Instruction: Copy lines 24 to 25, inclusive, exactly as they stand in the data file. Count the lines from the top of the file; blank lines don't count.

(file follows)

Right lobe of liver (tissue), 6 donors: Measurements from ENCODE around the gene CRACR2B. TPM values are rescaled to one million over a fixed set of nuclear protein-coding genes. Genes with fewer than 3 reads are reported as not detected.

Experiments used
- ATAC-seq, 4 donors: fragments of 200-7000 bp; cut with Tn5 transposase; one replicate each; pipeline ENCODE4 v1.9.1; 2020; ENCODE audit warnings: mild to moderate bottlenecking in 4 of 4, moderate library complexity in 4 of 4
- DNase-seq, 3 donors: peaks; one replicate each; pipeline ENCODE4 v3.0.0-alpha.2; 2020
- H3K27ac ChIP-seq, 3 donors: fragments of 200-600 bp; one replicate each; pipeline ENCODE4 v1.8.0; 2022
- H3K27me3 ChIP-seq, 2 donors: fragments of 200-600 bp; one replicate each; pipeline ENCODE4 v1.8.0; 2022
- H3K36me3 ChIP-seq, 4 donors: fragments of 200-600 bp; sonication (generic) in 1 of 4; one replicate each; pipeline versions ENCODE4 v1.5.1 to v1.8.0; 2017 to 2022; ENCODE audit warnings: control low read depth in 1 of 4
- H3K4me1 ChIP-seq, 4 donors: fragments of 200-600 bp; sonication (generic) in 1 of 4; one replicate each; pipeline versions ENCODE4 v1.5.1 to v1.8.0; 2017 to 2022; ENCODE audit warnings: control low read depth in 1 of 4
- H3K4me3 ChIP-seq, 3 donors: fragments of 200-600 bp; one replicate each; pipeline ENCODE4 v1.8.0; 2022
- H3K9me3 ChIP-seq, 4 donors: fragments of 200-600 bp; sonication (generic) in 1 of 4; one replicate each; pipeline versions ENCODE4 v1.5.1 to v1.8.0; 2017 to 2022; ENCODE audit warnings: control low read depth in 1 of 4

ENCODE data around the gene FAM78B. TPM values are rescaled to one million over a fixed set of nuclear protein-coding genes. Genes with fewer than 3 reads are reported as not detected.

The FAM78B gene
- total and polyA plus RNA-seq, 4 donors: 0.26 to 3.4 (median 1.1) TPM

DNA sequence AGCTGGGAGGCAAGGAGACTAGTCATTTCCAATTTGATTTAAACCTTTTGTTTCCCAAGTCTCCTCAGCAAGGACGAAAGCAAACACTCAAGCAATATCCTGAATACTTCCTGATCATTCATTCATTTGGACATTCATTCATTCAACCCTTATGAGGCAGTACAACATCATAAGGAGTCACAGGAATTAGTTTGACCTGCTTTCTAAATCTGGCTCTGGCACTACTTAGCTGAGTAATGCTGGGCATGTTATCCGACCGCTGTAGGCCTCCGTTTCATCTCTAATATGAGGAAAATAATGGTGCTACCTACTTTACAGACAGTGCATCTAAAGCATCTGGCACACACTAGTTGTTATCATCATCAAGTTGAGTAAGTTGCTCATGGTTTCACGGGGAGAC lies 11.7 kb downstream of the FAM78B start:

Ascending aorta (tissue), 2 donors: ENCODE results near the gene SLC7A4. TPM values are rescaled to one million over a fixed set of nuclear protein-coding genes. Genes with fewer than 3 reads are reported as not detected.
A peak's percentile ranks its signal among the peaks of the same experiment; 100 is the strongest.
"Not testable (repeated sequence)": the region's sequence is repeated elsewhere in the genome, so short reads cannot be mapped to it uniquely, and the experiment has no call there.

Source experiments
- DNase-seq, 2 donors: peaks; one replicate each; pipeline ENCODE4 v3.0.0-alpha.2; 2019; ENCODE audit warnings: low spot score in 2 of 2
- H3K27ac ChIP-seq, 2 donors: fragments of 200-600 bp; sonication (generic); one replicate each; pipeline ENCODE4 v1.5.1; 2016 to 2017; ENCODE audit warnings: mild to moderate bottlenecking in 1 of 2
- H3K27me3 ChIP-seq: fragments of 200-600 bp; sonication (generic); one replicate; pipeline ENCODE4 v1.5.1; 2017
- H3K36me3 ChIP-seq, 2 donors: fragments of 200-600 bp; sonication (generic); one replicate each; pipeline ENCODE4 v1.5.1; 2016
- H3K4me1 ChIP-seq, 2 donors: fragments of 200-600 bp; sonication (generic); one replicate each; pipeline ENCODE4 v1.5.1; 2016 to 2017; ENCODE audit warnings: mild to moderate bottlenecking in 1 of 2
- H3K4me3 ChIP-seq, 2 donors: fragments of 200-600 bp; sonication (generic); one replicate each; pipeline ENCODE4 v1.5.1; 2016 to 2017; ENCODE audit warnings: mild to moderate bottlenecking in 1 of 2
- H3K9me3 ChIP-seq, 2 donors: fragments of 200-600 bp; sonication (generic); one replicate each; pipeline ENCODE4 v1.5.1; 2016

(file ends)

- H3K4me3 ChIP-seq, 2 donors: fragments of 200-600 bp; sonication (generic); one replicate each; pipeline ENCODE4 v1.5.1; 2016 to 2017; ENCODE audit warnings: mild to moderate bottlenecking in 1 of 2
- H3K9me3 ChIP-seq, 2 donors: fragments of 200-600 bp; sonication (generic); one replicate each; pipeline ENCODE4 v1.5.1; 2016